WATCH: St. Mary’s Catholic School grade 4/5 class wins reading challenge

Teacher lets students choose fate after reading over 47,000 pages in one month

Air Canada planes sit on the tarmac at Pearson International Airport during the COVID-19 pandemic in Toronto on Wednesday, April 28, 2021. THE CANADIAN PRESS/Nathan Denette
Pilots say no reason to continue quarantines for vaccinated international travellers

Prime minister says Canada still trying to limit number of incoming tourists

Six United Way chapters around the province are merging into United Way B.C. (News Bulletin file photo)
6 United Way chapters merging around B.C.

Money raised in communities will stay in those communities, agency says

Val Litwin is the latest candidate to declare his bid for the B.C. Liberal leadership. (Litwin campaign video)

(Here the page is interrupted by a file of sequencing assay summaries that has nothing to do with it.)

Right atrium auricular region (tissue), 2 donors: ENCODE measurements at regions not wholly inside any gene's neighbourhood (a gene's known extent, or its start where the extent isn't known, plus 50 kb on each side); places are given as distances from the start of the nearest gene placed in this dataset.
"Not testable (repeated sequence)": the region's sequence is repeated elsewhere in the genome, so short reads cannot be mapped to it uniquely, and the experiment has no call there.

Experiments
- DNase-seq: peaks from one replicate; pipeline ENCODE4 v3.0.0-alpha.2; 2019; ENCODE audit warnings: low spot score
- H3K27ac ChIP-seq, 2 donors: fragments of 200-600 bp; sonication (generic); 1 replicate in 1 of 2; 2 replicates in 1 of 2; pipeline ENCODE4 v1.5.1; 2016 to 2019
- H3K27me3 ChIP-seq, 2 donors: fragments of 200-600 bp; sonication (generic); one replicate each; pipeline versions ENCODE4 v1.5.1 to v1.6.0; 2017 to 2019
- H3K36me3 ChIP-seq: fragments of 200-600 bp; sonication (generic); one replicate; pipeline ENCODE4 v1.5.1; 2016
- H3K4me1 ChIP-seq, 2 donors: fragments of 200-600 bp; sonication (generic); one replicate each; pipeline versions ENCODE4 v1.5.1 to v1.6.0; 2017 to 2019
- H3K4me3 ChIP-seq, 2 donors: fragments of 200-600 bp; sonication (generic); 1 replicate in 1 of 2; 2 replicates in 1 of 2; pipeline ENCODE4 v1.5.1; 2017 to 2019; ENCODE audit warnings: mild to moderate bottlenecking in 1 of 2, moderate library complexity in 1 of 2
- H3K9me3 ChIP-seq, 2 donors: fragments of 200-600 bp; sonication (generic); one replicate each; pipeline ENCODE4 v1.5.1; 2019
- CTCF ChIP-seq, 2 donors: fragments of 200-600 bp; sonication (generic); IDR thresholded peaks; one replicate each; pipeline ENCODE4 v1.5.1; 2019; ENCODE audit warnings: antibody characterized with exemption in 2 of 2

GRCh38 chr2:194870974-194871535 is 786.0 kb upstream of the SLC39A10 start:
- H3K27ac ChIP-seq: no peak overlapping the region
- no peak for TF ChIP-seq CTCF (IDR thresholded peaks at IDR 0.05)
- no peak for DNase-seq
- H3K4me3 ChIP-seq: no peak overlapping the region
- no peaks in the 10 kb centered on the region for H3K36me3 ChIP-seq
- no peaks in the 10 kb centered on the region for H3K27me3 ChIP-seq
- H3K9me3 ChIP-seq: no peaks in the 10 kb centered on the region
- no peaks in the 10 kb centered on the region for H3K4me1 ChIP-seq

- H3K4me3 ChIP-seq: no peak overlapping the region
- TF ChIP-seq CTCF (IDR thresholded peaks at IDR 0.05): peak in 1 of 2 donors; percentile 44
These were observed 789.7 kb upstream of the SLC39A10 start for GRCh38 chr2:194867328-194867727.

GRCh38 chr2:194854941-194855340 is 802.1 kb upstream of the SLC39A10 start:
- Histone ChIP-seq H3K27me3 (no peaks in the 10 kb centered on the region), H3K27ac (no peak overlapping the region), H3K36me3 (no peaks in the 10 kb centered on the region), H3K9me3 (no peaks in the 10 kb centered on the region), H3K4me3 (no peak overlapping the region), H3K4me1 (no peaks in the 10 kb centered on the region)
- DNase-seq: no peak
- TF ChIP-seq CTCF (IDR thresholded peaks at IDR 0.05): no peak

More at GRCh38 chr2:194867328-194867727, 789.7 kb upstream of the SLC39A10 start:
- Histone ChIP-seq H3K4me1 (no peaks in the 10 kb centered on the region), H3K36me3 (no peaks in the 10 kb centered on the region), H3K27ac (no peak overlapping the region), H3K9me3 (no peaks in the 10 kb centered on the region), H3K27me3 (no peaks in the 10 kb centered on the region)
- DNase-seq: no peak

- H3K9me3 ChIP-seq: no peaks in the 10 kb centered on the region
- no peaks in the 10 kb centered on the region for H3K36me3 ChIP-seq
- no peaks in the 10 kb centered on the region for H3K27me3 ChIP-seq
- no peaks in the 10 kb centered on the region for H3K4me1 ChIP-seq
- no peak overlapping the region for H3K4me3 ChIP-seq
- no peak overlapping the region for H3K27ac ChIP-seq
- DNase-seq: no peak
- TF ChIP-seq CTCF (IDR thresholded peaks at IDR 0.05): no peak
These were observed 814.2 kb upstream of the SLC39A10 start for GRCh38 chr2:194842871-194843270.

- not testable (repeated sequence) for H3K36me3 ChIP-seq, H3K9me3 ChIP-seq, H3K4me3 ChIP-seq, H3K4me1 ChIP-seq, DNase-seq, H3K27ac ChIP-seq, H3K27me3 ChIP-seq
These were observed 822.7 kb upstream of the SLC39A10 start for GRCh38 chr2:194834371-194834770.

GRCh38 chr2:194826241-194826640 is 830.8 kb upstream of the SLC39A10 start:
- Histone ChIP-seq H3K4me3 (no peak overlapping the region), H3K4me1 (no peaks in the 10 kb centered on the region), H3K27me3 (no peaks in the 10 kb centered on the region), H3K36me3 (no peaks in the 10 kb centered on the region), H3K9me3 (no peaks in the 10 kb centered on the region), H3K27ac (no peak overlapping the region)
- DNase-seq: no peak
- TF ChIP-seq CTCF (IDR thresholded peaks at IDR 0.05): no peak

Political newcomer joins contest for B.C. Liberal leadership

Val Litwin a former B.C. Chamber of Commerce CEO

Golden Ears Mountains, captured in May 2021. (Black Press Media files)
2nd year of day passes required for entry into 5 provincial parks launches in B.C.

Pilot program seeks to protect the environment by addressing visitor surges amid the COVID-19 pandemic

Lincoln Mckoen. (YouTube)
Anglican bishop of the central Interior resigns over sexual misconduct allegations

Lincoln Mckoen was elected as a bishop of the Territory of the People region last year

Left to right: Doug Ford, Jason Kenney, Brian Pallister (photos via Wikipedia)
Pollster paints a perilous premier picture

As we know, our friends at Angus Reid Polling like to take… Continue reading

The Groundhog (Marmota monax): Day after day, over and over, we ask ourselves the same question: How much wood could a woodchuck chuck if a woodchuck could chuck wood? (photo courtesy Wikipedia)
Why we’re using “Groundhog Day” incorrectly as a metaphor

“Groundhog Day:” Not just for February 2, but every day

The former Kamloops Indian Residential School on the Tk’emlups te Secwépemc reserve. (Allen Douglas/Kamloops This Week)
Tk’emlups preparing for archaeological work at B.C. residential school site where remains found

The 215 graves are, to the band’s knowledge, undocumented deaths for which it is still collecting records

Most Read